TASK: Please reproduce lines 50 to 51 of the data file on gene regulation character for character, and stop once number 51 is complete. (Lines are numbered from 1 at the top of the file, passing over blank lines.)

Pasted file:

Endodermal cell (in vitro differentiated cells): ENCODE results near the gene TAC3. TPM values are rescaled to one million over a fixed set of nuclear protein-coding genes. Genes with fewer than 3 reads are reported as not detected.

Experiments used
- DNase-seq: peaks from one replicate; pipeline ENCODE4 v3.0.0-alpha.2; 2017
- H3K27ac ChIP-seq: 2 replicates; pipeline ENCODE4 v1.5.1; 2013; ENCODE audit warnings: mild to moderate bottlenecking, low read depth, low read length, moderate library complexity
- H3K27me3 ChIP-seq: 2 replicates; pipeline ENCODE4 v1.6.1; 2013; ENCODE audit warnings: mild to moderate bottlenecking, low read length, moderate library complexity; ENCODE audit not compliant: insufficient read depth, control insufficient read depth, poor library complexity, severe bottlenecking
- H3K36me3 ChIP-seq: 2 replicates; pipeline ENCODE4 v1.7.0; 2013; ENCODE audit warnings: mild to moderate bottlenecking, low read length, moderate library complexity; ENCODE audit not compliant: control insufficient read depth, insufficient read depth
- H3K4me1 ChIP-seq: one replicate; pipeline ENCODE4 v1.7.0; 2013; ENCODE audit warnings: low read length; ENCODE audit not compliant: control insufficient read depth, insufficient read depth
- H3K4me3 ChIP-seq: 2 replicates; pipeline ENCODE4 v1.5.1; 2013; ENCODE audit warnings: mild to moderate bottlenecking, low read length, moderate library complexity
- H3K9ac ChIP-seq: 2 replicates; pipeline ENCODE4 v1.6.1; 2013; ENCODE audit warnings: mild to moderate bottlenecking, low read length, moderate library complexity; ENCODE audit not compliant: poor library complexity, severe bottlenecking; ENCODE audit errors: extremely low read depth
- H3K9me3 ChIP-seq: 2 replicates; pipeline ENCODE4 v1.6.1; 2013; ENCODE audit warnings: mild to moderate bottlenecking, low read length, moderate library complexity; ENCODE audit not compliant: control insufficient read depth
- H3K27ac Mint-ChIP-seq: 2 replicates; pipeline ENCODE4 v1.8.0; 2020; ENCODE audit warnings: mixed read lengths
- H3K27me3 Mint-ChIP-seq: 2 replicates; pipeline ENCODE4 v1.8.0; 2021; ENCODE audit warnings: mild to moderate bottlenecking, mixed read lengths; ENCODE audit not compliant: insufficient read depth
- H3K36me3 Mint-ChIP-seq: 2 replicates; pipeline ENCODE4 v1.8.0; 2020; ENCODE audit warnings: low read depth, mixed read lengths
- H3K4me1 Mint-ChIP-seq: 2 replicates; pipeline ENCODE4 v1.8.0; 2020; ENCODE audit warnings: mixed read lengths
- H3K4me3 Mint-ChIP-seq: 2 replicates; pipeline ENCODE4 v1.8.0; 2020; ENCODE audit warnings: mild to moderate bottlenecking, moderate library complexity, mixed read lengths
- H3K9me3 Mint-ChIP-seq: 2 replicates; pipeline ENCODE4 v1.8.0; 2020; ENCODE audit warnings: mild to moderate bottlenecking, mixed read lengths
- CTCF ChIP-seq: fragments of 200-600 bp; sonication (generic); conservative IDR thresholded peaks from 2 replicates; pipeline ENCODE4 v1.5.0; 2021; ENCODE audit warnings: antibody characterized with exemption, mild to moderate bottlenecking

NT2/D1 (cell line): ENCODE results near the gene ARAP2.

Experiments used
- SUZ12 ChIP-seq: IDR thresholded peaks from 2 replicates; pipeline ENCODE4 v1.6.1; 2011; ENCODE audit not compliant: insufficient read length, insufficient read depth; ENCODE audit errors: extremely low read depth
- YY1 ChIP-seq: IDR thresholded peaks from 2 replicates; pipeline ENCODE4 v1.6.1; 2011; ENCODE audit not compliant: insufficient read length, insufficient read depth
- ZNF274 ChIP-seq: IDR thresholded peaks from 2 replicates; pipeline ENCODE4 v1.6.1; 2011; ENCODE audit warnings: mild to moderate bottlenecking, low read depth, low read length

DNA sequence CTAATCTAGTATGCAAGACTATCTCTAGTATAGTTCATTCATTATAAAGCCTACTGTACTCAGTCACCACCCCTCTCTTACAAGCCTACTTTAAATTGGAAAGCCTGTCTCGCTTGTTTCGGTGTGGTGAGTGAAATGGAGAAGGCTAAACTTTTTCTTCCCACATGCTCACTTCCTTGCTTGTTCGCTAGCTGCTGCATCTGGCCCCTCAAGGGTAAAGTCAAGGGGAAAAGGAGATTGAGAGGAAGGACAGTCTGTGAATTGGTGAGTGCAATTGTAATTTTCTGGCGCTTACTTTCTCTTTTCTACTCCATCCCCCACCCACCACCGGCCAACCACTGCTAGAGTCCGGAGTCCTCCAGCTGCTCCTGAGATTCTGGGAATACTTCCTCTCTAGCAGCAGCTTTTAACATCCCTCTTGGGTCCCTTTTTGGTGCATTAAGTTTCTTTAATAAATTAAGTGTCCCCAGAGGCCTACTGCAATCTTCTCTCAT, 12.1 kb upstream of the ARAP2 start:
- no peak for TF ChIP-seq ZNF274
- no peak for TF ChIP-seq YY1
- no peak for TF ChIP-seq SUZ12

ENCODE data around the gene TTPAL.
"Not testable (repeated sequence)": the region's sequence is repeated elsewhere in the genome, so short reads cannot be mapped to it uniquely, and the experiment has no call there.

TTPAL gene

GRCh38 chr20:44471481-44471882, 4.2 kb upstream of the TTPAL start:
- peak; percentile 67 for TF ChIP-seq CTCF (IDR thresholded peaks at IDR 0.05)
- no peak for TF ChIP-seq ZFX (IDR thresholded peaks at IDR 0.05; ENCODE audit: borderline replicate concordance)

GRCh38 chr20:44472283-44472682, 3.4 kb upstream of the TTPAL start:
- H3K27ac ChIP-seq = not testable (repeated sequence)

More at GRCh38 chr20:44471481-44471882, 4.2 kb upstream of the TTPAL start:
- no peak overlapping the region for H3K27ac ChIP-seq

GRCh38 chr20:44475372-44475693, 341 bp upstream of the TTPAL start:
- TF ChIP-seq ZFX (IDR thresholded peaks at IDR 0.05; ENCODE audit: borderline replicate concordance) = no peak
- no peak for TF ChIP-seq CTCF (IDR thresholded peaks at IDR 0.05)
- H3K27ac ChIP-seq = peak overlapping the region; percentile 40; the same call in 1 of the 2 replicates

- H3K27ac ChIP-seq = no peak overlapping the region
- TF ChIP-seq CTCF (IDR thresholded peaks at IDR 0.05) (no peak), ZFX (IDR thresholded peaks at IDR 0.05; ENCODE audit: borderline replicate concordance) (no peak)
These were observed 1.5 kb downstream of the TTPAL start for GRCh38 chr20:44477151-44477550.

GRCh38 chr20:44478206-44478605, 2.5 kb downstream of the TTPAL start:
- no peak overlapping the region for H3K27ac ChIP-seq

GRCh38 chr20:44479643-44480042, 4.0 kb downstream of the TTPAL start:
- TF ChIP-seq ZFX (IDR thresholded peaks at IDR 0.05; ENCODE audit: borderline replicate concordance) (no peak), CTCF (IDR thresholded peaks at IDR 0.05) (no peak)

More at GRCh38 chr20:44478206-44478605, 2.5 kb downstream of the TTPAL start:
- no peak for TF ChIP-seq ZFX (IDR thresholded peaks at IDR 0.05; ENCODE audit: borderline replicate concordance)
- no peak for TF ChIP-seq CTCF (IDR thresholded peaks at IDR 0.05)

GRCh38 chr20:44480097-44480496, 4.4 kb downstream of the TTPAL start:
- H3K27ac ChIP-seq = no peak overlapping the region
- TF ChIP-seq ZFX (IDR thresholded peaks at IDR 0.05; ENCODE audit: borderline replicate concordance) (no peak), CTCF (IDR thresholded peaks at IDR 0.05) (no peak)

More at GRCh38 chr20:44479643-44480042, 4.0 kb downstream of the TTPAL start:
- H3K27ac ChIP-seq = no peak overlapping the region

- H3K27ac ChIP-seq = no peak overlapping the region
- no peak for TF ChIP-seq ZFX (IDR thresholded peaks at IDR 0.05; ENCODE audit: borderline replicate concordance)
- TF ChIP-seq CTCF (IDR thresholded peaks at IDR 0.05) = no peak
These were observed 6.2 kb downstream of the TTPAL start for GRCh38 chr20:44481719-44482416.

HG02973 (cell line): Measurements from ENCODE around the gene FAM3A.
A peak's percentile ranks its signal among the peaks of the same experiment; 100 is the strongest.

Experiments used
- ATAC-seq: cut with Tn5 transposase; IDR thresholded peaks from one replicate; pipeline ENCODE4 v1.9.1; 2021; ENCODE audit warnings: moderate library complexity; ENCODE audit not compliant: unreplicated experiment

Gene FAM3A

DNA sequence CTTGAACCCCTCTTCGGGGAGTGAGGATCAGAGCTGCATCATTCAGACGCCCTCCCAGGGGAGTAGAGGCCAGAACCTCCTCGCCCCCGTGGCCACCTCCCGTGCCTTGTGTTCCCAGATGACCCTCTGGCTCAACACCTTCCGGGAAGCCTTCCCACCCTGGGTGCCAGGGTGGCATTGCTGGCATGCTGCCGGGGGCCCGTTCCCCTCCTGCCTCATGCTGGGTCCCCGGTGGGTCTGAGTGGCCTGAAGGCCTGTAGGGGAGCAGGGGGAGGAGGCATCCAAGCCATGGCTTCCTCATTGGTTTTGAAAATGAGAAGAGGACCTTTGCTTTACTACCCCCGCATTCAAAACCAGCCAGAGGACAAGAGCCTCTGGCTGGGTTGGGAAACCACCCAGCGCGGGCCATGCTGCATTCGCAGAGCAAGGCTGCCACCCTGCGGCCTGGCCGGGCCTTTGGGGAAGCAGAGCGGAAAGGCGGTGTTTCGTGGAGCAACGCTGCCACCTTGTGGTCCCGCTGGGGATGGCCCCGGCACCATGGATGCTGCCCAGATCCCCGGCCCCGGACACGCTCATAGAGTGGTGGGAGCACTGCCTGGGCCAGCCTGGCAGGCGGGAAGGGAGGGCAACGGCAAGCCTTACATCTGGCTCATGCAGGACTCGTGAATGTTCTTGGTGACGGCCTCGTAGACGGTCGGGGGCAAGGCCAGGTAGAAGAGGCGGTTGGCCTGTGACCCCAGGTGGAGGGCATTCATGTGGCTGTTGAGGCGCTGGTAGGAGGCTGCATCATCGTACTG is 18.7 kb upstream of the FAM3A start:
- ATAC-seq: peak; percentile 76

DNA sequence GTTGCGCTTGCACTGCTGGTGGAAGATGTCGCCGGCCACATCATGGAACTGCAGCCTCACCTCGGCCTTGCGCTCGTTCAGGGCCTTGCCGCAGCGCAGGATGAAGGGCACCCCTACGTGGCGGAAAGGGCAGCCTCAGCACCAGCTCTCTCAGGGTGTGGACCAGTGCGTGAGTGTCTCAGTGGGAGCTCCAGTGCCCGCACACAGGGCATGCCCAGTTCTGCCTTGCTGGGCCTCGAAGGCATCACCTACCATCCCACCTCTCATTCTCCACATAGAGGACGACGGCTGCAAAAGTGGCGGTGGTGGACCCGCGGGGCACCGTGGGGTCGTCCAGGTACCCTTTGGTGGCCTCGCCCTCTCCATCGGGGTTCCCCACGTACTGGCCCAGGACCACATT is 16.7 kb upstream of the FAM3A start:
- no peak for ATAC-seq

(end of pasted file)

- no peak for TF ChIP-seq CTCF (IDR thresholded peaks at IDR 0.05)

GRCh38 chr20:44480097-44480496, 4.4 kb downstream of the TTPAL start: